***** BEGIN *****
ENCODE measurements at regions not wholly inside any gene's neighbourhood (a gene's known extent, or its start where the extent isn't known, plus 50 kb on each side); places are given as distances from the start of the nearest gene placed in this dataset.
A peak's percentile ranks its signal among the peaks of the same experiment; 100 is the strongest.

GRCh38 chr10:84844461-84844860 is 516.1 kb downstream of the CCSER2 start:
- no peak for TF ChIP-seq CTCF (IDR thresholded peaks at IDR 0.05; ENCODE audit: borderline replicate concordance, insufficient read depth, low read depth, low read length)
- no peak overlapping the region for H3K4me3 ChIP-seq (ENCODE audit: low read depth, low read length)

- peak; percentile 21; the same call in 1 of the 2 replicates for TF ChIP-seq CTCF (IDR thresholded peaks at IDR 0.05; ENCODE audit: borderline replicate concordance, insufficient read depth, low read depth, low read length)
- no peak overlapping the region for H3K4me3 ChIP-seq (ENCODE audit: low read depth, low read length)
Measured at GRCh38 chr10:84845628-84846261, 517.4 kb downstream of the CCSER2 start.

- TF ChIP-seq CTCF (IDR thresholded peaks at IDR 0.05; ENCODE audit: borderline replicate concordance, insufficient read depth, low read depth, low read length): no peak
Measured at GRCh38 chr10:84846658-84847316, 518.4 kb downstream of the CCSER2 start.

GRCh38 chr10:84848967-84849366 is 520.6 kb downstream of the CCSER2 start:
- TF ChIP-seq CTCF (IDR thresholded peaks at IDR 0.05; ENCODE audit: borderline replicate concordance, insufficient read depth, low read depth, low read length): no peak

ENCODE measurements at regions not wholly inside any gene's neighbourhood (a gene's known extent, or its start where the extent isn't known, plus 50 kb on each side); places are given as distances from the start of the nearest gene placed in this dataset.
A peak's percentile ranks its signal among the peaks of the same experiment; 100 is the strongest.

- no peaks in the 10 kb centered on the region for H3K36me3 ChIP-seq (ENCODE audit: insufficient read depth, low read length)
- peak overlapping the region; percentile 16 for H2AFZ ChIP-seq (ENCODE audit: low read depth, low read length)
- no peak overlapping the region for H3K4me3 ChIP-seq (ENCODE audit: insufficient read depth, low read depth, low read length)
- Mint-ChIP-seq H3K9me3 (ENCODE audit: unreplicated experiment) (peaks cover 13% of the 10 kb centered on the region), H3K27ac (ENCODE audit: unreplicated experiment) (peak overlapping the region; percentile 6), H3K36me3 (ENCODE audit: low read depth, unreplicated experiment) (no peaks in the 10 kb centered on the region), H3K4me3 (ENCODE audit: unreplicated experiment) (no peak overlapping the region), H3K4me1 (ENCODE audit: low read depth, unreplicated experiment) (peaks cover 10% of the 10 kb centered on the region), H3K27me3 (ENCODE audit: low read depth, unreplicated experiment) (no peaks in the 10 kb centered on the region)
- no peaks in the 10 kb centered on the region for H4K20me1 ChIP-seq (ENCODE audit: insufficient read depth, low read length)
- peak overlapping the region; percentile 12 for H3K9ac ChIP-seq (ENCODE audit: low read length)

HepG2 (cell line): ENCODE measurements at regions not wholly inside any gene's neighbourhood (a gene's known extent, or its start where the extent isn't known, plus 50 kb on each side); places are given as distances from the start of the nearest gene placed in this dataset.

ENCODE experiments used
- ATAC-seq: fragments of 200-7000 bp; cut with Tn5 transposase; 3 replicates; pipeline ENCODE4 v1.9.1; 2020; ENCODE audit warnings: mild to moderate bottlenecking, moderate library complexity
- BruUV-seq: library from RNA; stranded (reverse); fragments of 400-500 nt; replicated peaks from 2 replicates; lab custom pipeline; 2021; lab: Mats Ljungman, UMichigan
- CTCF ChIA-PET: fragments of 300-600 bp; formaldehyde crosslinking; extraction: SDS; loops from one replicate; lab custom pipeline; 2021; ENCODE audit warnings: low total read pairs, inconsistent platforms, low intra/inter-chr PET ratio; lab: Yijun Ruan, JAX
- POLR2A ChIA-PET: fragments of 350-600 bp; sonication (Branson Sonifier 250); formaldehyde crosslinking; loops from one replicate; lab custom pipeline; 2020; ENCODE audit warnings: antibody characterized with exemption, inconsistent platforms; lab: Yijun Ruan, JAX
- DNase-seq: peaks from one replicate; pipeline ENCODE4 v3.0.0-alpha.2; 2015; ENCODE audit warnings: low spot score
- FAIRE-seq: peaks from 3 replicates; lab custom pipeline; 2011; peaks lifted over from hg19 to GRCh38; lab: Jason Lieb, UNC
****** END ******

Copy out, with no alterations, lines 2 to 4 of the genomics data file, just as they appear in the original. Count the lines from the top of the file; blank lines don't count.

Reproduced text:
A peak's percentile ranks its signal among the peaks of the same experiment; 100 is the strongest.

GRCh38 chr10:84844461-84844860 is 516.1 kb downstream of the CCSER2 start:
- no peak for TF ChIP-seq CTCF (IDR thresholded peaks at IDR 0.05; ENCODE audit: borderline replicate concordance, insufficient read depth, low read depth, low read length)